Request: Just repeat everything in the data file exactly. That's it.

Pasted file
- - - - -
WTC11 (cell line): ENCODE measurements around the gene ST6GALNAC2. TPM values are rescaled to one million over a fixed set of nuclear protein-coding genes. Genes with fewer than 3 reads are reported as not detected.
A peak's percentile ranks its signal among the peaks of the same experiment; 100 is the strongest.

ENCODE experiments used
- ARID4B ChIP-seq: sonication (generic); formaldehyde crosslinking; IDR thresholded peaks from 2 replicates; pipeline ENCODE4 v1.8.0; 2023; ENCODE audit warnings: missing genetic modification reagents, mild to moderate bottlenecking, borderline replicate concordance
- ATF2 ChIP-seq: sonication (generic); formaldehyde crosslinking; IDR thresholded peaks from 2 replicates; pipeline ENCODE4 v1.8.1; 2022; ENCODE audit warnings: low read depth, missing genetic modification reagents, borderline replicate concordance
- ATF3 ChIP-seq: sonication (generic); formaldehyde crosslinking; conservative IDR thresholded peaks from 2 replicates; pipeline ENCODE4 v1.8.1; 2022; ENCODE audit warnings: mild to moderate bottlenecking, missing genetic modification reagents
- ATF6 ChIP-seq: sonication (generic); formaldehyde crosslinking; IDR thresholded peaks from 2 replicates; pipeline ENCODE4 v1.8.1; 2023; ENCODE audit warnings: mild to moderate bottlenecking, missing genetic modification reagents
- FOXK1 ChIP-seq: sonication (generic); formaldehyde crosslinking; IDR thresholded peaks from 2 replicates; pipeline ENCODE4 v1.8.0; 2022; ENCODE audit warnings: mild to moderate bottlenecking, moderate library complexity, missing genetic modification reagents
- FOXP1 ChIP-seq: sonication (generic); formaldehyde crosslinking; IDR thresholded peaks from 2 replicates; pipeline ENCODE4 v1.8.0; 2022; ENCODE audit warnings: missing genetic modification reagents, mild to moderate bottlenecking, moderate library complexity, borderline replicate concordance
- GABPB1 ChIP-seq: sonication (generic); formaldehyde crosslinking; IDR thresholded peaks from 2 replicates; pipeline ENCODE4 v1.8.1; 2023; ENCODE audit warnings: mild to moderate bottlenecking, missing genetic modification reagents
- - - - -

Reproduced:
WTC11 (cell line): ENCODE measurements around the gene ST6GALNAC2. TPM values are rescaled to one million over a fixed set of nuclear protein-coding genes. Genes with fewer than 3 reads are reported as not detected.
A peak's percentile ranks its signal among the peaks of the same experiment; 100 is the strongest.

ENCODE experiments used
- ARID4B ChIP-seq: sonication (generic); formaldehyde crosslinking; IDR thresholded peaks from 2 replicates; pipeline ENCODE4 v1.8.0; 2023; ENCODE audit warnings: missing genetic modification reagents, mild to moderate bottlenecking, borderline replicate concordance
- ATF2 ChIP-seq: sonication (generic); formaldehyde crosslinking; IDR thresholded peaks from 2 replicates; pipeline ENCODE4 v1.8.1; 2022; ENCODE audit warnings: low read depth, missing genetic modification reagents, borderline replicate concordance
- ATF3 ChIP-seq: sonication (generic); formaldehyde crosslinking; conservative IDR thresholded peaks from 2 replicates; pipeline ENCODE4 v1.8.1; 2022; ENCODE audit warnings: mild to moderate bottlenecking, missing genetic modification reagents
- ATF6 ChIP-seq: sonication (generic); formaldehyde crosslinking; IDR thresholded peaks from 2 replicates; pipeline ENCODE4 v1.8.1; 2023; ENCODE audit warnings: mild to moderate bottlenecking, missing genetic modification reagents
- FOXK1 ChIP-seq: sonication (generic); formaldehyde crosslinking; IDR thresholded peaks from 2 replicates; pipeline ENCODE4 v1.8.0; 2022; ENCODE audit warnings: mild to moderate bottlenecking, moderate library complexity, missing genetic modification reagents
- FOXP1 ChIP-seq: sonication (generic); formaldehyde crosslinking; IDR thresholded peaks from 2 replicates; pipeline ENCODE4 v1.8.0; 2022; ENCODE audit warnings: missing genetic modification reagents, mild to moderate bottlenecking, moderate library complexity, borderline replicate concordance
- GABPB1 ChIP-seq: sonication (generic); formaldehyde crosslinking; IDR thresholded peaks from 2 replicates; pipeline ENCODE4 v1.8.1; 2023; ENCODE audit warnings: mild to moderate bottlenecking, missing genetic modification reagents